Crews were also still working to move a Lufthansa jet that slid off the ice while taxiing Friday night and became stuck. Passengers were bused back to the terminal.
Oncor said power outages across North Texas had dropped to 135,000 Saturday morning, from a peak of more than 200,000 on Friday, with most customers expected to be restored by Sunday night. In Tarrant County, the number without power had dropped to more than 7,000.
Perhaps remembering the fiasco of a frozen Super Bowl week two years ago, when an inadequate response to a winter storm crippled the region and left visitors stranded on impassable highways, this time, all of North Texas mobilized before the freezing rain began.
Most area school districts — including Dallas, Fort Worth and Arlington — as well as colleges and universities canceled classes for Friday. Oncor started advising customers to text “Out” to 66267 if they lost power.
Many holiday events were canceled. In Dallas, officials canceled Sunday’s Dallas Marathon, which was expected to draw 25,000 runners, some of whom had trained for months.
Friday’s massive winter storm extended from South Texas through the Midwest and Ohio Valley and up into northern New England and the Canadian Maritimes. In the Dakotas, the weather service forecast wind chills that would make the temperature feel as low as 40 degrees below zero.
In Texas, roads were icy as far south as Waco and as far west as Abilene. To the north, everything was covered in ice through Oklahoma and toward the Texas Panhandle.
Roads won’t improve soon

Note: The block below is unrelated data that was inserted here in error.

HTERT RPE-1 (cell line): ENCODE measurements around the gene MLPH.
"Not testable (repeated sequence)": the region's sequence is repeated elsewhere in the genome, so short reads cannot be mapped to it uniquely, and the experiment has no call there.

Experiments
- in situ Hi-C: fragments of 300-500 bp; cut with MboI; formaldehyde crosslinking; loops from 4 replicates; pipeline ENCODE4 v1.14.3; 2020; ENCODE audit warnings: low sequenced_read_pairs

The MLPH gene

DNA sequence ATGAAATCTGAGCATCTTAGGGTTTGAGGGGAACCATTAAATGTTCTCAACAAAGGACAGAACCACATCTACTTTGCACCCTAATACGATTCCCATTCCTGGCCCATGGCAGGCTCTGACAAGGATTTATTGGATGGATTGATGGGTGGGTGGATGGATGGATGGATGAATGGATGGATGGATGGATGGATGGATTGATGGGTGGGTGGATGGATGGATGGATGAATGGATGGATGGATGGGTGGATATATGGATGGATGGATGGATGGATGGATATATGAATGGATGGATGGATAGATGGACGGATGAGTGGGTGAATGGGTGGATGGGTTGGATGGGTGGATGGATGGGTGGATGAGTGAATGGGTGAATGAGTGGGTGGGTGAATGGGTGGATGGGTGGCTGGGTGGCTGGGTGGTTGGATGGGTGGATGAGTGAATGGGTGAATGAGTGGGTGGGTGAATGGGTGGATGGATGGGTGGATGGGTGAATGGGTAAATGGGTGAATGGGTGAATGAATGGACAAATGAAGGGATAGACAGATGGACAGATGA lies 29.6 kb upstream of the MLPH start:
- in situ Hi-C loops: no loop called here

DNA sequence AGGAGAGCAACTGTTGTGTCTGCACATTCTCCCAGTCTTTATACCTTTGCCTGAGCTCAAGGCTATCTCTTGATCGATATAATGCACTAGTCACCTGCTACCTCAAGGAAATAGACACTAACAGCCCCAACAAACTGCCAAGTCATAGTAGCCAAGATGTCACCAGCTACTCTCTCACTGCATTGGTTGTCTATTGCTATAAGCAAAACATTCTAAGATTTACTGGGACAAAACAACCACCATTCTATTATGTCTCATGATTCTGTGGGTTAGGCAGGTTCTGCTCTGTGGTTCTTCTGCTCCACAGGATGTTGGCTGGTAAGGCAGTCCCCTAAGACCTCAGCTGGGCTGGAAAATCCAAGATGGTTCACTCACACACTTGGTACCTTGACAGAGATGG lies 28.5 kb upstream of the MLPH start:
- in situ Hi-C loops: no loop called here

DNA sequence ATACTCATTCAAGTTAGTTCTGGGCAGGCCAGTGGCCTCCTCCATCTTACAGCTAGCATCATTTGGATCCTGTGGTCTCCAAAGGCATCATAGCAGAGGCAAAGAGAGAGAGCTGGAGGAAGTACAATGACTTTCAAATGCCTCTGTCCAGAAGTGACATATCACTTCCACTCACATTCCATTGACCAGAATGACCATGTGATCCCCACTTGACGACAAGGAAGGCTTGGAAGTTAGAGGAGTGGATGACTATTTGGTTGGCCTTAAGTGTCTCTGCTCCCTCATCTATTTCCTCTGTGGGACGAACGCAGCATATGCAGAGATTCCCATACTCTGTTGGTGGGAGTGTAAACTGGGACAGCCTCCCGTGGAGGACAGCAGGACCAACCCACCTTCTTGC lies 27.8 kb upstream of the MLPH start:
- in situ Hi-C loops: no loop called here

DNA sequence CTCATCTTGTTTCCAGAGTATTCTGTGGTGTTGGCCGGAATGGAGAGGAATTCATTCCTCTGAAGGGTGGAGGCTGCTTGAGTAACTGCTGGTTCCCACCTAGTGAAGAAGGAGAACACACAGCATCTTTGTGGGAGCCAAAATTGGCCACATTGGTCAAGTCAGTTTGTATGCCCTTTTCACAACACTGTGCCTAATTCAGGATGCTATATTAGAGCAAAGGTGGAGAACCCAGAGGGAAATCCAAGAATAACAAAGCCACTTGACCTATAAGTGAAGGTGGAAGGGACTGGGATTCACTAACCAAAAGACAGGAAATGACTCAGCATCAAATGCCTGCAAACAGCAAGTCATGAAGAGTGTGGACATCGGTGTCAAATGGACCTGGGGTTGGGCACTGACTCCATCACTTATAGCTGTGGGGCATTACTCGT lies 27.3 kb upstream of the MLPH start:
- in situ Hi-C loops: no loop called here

The freezing rain and sleet that started about twilight on Thursday stopped around lunchtime Friday, but the bitter cold remained.
By 10 p.m. at DFW Airport, it was 26 with a wind chill of 14.
But the wintry precipitation mostly moved out Friday, so the National Weather Service office in Fort Worth canceled a winter storm warning and advisory at 3:25 p.m.
But “the roads aren’t going to get any better until we can get some warming,” said Ted Ryan, a weather service meteorologist.
“The ice and slush already there is going to re-refreeze, and it’s going to stay pretty terrible. If people don’t have to travel, they shouldn’t.
In Arlington, a 29-year-old Arlington man was killed when he crashed into a stopped 18-wheeler shortly after midnight Friday on Interstate 20.
“This is the worst I’ve seen since at least the Super Bowl,” when temperatures stayed below freezing for 100 hours, Ramirez said. “I’ve got chains on my tires and my car is just shaking. You can only go about 15 mph. If you’re planning to go to work, you need to plan on at least two hours.”
Fort Worth police worked 213 traffic calls between 4 p.m. Thursday and 9:30 a.m. Friday, according to their website. Then, between 9:30 a.m. and 7 p.m. Friday, they worked 58 wrecks, according to records. Evidently, people were staying inside.
Eight of the incidents were classified as “hit and run,” while the rest were about evenly split between “minor” and “major.”
Ramirez said that about 60 of the wrecks overnight involved injuries or vehicles blocking a roadway. But there were countless other fender-benders where police didn’t respond.
‘We just told them to exchange insurance information,” Ramirez said. “We didn’t go out unless we had to.”
Staff writers Bill Miller, Yamil Berard and Andrea Ahles contributed to this report, which includes material from The Associated Press.